Doc Phostarius has a Posse.

1. A man of distinguished courage or ability, admired for his brave deeds
and noble qualities.
2. A man who is regarded as having heroic qualities and is considered a model
or ideal.
3. See Hero Sandwich
4. a small loaf of Italian bread.
5. the principal male character in a story, play, film, etc.
6. Class. Myth
a. a being of godlike power and beneficence who often came to be honored
as a divinity
b. (in the Homeric period) a warrior-chieftan of special strength, courage, or ability
c. (in later antiquity) an immortal being; demigod.

Random House Dictionary of the English Language-1968

So why am I talking about heroes? Much less in the context of D&D,
and especially so in relation to the old Bandit Kingdoms days?

Well, today Jeff and I discussed, as we do occasionally since the Phostarius
Wars, getting the band back together and ravaging the countryside.

Now, ever since 3rd ed. came out, the topic ends up in a morass of rules.
Doc was a Bard9/Wiz11. Is he a 20th level character? (No. The conversions put him
at 14th now.) The bard has changed, so is he still a bard? We used know it,
throw it, so is he sorceror? How about Munge? Doc's henchmen? His Keep?
Currently in question, should we go Gestalt? Also, what about equipment?

As most familiar with my larcenous ways will attest, I cringe when regulation
is brought up. I declared war with the Modrons on principle.

Why this preamble?

Partially, the reduction. Characters have a assigned gp value for all their possessions. I have a sidekick who wields Thor's Hammer. You can see
where I'm going with this. The ring of protection +3 on my finger?
(Ignoring how much I obviously identify with doc)
From the cleric Timbruc's gnome Sgt. Brungila. Sam & Tobit's armor?
From the Githyanki who fried Ray's wizard. The thirty or so suits
of +1 chainmail? Hell if I know. Every item pried out of somebody's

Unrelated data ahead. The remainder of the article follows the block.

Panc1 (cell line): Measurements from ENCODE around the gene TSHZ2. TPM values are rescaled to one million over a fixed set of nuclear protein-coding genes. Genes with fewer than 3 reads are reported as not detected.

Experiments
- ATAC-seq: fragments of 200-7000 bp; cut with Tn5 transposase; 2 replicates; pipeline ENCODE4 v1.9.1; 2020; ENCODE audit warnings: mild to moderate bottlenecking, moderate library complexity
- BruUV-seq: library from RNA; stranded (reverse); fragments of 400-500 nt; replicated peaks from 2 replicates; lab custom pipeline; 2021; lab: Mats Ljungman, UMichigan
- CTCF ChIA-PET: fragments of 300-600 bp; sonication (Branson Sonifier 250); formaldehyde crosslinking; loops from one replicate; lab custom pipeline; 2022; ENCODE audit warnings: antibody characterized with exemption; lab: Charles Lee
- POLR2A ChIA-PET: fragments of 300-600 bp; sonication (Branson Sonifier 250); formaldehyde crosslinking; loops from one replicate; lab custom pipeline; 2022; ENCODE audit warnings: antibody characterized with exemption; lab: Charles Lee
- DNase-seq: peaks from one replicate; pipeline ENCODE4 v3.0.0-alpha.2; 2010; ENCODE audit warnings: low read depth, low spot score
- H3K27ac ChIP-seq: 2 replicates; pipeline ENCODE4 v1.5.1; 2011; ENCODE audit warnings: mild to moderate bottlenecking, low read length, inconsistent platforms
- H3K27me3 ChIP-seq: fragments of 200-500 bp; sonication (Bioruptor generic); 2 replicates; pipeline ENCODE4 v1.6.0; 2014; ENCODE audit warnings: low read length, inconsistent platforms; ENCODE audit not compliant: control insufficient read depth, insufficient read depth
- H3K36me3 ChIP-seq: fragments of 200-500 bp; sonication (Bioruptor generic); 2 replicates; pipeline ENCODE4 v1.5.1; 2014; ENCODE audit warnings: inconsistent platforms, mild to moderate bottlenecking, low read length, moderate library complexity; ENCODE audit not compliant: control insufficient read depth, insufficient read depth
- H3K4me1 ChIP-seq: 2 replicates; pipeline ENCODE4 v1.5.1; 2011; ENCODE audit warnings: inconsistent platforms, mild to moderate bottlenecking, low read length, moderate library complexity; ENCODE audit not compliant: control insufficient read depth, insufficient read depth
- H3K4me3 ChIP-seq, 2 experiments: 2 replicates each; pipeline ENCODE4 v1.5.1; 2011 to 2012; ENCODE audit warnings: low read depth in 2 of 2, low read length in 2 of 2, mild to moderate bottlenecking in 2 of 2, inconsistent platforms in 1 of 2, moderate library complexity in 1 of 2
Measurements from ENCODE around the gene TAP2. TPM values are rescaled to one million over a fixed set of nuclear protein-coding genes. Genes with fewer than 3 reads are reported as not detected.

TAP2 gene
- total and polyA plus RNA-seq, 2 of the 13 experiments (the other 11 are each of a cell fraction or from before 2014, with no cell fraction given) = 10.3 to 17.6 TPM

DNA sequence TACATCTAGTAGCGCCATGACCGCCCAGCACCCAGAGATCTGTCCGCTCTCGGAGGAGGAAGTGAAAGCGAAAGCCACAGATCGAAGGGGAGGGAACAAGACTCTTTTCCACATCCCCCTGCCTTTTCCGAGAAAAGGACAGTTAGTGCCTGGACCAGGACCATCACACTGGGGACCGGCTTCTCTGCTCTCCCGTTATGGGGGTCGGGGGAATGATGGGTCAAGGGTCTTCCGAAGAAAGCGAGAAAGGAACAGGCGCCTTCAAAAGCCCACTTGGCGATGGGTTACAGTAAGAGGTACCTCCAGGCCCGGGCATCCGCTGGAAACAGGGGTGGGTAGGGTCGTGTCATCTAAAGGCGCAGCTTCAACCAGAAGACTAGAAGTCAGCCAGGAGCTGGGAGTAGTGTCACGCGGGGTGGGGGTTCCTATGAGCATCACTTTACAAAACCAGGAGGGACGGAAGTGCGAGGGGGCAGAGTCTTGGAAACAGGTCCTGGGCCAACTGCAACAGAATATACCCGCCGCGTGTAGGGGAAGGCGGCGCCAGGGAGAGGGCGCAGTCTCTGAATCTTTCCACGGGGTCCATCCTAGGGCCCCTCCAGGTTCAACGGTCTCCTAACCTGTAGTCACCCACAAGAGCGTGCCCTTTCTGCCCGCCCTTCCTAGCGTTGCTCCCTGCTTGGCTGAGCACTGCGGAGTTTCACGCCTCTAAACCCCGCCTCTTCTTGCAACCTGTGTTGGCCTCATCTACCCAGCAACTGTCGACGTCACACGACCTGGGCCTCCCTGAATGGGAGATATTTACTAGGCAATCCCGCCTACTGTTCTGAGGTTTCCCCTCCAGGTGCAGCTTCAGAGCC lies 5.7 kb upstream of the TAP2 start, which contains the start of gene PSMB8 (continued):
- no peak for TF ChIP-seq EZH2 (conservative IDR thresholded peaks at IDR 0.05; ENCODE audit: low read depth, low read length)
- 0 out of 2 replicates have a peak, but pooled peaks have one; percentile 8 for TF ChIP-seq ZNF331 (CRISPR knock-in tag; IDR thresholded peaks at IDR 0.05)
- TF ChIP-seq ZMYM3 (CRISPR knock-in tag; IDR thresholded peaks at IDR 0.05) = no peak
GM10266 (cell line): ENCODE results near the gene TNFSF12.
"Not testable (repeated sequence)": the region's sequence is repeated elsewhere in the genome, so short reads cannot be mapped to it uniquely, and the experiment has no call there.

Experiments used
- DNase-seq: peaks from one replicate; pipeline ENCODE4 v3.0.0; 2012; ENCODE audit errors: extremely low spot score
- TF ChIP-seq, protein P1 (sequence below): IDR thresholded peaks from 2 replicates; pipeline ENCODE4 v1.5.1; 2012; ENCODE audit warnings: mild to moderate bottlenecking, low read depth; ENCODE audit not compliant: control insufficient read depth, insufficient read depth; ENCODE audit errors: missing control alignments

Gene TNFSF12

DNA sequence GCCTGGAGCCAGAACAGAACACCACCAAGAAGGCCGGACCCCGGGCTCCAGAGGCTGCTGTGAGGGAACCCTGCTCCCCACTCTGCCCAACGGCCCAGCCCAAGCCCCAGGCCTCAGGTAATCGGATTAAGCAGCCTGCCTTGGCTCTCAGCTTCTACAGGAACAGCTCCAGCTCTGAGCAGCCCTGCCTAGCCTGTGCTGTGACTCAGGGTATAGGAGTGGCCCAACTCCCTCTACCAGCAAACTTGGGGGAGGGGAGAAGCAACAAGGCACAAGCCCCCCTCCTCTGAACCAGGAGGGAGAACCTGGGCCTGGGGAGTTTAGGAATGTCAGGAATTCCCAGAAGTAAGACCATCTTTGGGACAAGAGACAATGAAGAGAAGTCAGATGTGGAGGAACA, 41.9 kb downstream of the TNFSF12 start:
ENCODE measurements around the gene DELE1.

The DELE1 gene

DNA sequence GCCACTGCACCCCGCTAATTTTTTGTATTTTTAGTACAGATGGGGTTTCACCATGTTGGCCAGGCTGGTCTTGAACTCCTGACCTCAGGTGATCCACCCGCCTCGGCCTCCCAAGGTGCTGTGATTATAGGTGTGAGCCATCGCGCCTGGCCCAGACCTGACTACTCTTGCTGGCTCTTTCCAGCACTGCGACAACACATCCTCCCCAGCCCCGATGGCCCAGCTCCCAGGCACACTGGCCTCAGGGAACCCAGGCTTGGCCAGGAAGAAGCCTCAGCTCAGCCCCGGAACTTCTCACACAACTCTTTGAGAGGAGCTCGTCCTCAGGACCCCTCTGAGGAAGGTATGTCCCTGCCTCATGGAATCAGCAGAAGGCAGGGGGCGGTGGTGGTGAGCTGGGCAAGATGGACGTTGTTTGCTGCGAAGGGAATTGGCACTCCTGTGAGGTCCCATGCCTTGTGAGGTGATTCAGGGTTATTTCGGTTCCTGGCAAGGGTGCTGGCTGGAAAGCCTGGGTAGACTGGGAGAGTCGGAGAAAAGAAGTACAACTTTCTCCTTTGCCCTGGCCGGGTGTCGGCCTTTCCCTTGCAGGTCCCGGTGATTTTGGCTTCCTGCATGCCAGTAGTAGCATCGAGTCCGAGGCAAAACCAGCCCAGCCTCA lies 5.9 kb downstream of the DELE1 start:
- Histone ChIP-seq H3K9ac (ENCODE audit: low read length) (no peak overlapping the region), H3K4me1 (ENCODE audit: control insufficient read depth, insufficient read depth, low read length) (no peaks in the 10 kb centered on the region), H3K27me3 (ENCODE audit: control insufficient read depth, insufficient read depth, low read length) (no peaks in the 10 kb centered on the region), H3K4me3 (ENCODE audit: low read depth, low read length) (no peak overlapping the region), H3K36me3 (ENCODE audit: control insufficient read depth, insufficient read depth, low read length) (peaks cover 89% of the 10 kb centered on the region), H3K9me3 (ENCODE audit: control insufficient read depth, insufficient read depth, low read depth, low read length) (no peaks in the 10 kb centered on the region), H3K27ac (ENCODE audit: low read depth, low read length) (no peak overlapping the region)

cold, dead gauntlet. (Except for my hand crossbow+1. I let her go.)

The economics don't really concern me, but this builds.

I suggested some tweaks to Jeff, on the subject of Munge, and he replied
"are we still playing the same game?"

Well, Doc's ability to raise a keep was a hack of the fighter rules.
My temple came from a dungeon economics article. My access to the quick
+1 enchantment came from best of Dragon#1. Likewise, my bandit retinue
were from the bandit npc class.

The rationale for the streamlining is that a new player would have to
try and adventure with our freaks.

Who's going to adventure with Professor Challenger?

The old heroes in the earth articles were an inspiration for how
gonzo we could go. We even built a block for Doc, around the
concept of a 1st. ed. bard.

How many hit points did Beowulf have?

Now Doc is a fiction. I'd be even scarier if I didn't realize that.
One adventure, We'd be on Vecna's plane. Another, I'd be swordfighting
Shoggoths. As a fiction, he's a numeric abstraction of the concept
of action and magic. This is a sticking point.

Gandalf was a sixth level Wizard.

In an issue of Dragon, the teenage Merlin is a 12th Lvl Sorceror.
Similarly, Xerxes is a 10th Lvl. Fighter. Alucard from Helsing
is 30-something, but he's Dracula, so I'll cut him some slack.
(We're family after all.)

When the boldface above was first stated, Dragon was in it's double digits.
Now, Doc raised an army of hundreds of skeletons and killed over a hundred men
in a single battle. He never cast a 6th Level spell.

Am I just singing the praises of my 128th level Eleminister?

The Cornelius Chronicles.

My concept of Doc was a Crowleyan individualist, reshaping the landscape
of Greyhawk to fit his Will, but never a dominator, always holding
the ideal of personal freedom. A Champion of Chaos, whether fighting
the madness of Tharizdun, or the predations of the dragon mound.
Also, never forgiving a slight and putting every copper towards the future.

Doc, now about a decade old, was the product of my twenties.
I fought free of my Engineering curriculum, my stifling honors program,
transferred to a small private school, entered the arts, spent two years
on the beat. Doc was an artificer, effortlessly making an army's
worth of arrows with fabricate, or raising a ashton-smith statuary
garden with stone shape. Doc was a pillar of human potential, an ideal
when I still had need for such things.

Now I'm in my fifth year at a dead-end job in retail.

Jeff proposed a Pendragon model where we had an adventure that represented
what happened that year. "Eventually, we'd be Liches, or Spectres."

Do one interesting thing every year, and slowly turn into a monster.

Hell. I can do that just fine right now.